I’m down, down, down

Beatles – Help! Soundtrack Album

We wrapped up Hanspostcard’s album draft…100 albums in 100 days. We are going into extra innings and extending three more picks from these categories… favorite Soundtracks, Greatest Hits, and a music related movie. This is my pick for sountrack…Help! by the Beatles.


To avoid confusion I’m reviewing the UK version of Help! because that is the one that I own.

The movie Help! was an enjoyable movie. It was not nearly as good as A Hard Days Night but it had it’s moments. I love black and white movies but the color made Help! stand out. The Beatles knew it wasn’t as good as their first…John had a quote about it: “it was like being a frog in a movie about clams.” Nevertheless it was a fun movie and a pleasure to watch today. Blujway The Beatles Help Lobby Card Movie Poster Replica 11 X  14 Photo Print: Posters & Prints

They shot the movie in five different locations…London, Wiltshire, Berkshire, Austria, and the Bahamas.

It was the first Beatle movie I ever saw…I rented it from a video store in the mid-eighties. The Help! movie was the only Beatle movie they had at the time. With no internet, it was my only window to see the Beatles other than the documentary The Compleat Beatles.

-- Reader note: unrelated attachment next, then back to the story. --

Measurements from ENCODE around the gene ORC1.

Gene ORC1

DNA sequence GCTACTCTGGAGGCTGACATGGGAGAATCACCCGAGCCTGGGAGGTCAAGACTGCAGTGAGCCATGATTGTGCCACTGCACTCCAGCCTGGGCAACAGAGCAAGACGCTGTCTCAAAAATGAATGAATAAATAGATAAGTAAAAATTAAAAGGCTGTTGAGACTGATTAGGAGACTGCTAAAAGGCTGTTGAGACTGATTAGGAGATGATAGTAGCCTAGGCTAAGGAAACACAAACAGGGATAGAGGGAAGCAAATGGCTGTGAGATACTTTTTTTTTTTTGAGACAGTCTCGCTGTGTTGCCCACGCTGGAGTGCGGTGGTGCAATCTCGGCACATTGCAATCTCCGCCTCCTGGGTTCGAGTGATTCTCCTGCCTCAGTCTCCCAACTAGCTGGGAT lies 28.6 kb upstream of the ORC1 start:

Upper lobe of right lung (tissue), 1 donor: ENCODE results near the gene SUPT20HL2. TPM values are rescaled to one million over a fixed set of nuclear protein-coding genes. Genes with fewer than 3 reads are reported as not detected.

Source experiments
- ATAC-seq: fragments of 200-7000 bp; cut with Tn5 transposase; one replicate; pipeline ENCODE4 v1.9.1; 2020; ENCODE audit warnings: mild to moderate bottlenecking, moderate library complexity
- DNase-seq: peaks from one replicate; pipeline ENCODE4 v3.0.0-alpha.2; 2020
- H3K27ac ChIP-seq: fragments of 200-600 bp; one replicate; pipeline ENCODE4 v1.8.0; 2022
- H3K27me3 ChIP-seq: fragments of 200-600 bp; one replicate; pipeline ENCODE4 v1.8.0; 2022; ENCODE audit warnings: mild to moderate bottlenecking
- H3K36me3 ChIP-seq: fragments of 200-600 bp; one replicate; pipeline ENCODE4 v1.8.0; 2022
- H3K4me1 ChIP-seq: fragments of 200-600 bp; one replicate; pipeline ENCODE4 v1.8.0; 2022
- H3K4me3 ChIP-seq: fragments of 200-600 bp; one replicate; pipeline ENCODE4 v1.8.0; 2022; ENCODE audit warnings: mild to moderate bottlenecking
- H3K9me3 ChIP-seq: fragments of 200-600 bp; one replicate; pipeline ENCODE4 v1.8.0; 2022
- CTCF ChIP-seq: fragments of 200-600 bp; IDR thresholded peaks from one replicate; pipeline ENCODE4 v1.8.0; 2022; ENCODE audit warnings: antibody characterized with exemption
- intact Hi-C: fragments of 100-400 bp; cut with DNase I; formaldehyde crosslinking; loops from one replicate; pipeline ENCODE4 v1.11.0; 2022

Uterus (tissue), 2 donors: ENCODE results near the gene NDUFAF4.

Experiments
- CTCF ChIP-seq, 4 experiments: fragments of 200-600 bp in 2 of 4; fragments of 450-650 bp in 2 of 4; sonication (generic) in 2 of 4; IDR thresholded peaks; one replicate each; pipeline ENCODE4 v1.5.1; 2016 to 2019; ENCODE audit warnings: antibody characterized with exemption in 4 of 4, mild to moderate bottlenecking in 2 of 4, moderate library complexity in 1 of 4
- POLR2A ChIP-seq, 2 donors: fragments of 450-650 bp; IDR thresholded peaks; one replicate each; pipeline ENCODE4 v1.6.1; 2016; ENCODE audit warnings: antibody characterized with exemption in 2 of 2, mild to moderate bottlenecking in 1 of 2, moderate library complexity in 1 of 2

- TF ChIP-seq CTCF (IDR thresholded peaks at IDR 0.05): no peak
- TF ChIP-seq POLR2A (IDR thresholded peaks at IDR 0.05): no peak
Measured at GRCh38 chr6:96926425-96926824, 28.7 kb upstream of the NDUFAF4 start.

Behind-the-Scenes Footage From the Beatles' 'Help!' Surfaces

The soundtrack is a great album on it’s own.

I picked this album/soundtrack because I always thought this was the transitional album between Beatlemania and The Beatles middle period. After this album would come Rubber Soul and the swinging sixties would officially be kicked off. Help! shows them making strides into the future. You can hear a some of their earlier work and get a hint of what was coming.

Here are a few songs…I’ll leave the big hits off of the preview.

You’ve Got to Hide Your Love Away is a good song with a noticeable Dylan influence.

One of my favorite songs on the album is The Night Before…I first heard it on the Beatles Rock and Roll Music compilation album. It’s another song that would have been a single for another band.

As soon as I heard I’ve Just Seen A Face…I learned it on guitar and have been playing it ever since. This is a song that you can see the change starting to take place…from the bouncy numbers to this folk influenced one. This song would be on the American version of Rubber Soul.

You’re Going to Lose That Girl has a catchy call and response chorus. The backup vocals are superb.

The title track is brilliant with John calling out for Help after being battered by Beatlemania. They also dipped into their club roots with a cover of the Larry Williams song Dizzy Miss Lizzy. The album had the hits of course…Help!, Yesterday, and Ticket To Ride…all #1 in the Billboard 100.

I’m ready to watch Help! now…can I smuggle a Blu-ray player on the island?

The Night Before
You’ve Got to Hide Your Love Away
I Need You
Another Girl
You’re Going to Lose That Girl
Ticket to Ride
Act Naturally
It’s Only Love
You Like Me Too Much
Tell Me What You See
I’ve Just Seen a Face
Dizzy Miss Lizzy